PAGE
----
bikini HUMANA
    earrings STYLIST’S OWN
  • photography by MATTIAS EDWALL
    hair & make up ELVA AHLBIN 
    talent JOSEFIN ZACHRISSON / Mikas
    total look BOTTEGA VENETA
    earrings LWL JEWELRY

    An Interview With Josefin Zachrisson

    Written by Amandine Bredelet by Sandra Myhrberg

    Josefin Zachrisson was born and raised in Söderhamn. After four years of art and design studies, she graduated in 2019 Beckmans School of Design and is today active as an artist and designer with Stockholm as base. She describes her practice as a three-dimensional language in the border country between art and design. With her design language, she wants to communicate feelings, thoughts and ideas. Her way of working is conceptual, experimental and emotional and takes consideration for both impression and use. In addition to their individual work Josefin is also part of the art and design collective Swedish Girls.

    What inspires you? Where do you find your inspiration? In my work I often try to reflect society in some way and my concepts are the outcome of my thoughts and emotions. The input is therefore very important, I value conversations and I often look to all other artforms for inspiration.

    How would you describe your artwork? I exist in both art and design and would describe my work as conceptual, experimental and emotional. The meeting between my work and the consumer is what gives it purpose and that's why I often work with some kind of function.

    What message do you want to deliver through your artwork? I want to communicate feelings, thoughts and ideas through my work. It is my form of outlet and my source of peace. Art and design keeps me constantly challenged, educated and inspired and I hope to contribute.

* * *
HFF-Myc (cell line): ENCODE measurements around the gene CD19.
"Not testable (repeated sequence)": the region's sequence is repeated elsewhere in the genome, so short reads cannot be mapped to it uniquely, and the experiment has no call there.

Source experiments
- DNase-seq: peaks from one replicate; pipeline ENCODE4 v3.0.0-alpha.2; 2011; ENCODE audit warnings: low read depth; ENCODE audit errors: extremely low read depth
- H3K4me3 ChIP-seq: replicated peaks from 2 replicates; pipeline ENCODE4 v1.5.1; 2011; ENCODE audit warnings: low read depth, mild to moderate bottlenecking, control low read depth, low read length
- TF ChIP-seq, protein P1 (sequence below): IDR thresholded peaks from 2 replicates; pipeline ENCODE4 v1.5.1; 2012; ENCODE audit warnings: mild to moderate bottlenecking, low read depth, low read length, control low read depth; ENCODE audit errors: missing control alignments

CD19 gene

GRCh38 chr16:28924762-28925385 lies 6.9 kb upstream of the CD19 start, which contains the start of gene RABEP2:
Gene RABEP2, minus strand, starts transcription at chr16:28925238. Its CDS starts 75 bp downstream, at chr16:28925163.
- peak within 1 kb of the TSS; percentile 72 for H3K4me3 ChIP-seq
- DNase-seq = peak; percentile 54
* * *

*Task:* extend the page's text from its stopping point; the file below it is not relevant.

What is your dream project? I’m working towards my first gallery show in Stockholm at the moment and to be honest, this is my dream project. Further on I have so many ideas, people I would love to work with and places I want to exhibit so it would be impossible to choose one.

    Can you explain your “Swedish Girls” collective? By starting Swedish Girls we created a context for ourselves. Our name comes from owning what people in the business call us. Together and individually we want to claim a space in the borderland of art and design.

    Is that your fight? As a queer woman I fight for representation in a business with a remaining male genius complex. I have a privilege based on my socio-economic background and my skin color so the bigger fight will always be for inclusion. Our common fight is to create with responsibility to prevent climate change and this can not be done without diverse representation. 

    What is the biggest difference between a model and artiste designer? I find a lot of similarities in the way it’s about physical expression and the emotional work behind it. The biggest difference is how the model industry still is so trapped in ideals. There is no right or wrong in art and it should not be in modelling either, it’s about identity and identity has to be free.

    Where do you see yourself in 10 years? I actually quite often write my diary like it's 10 years from now and last time I did I wrote about my first or second opening at MoMa.      

    total look ACNE STUDIOS
    total look ACNE STUDIOS
    earring LWL JEWELRY
    total look BOTTEGA VENETA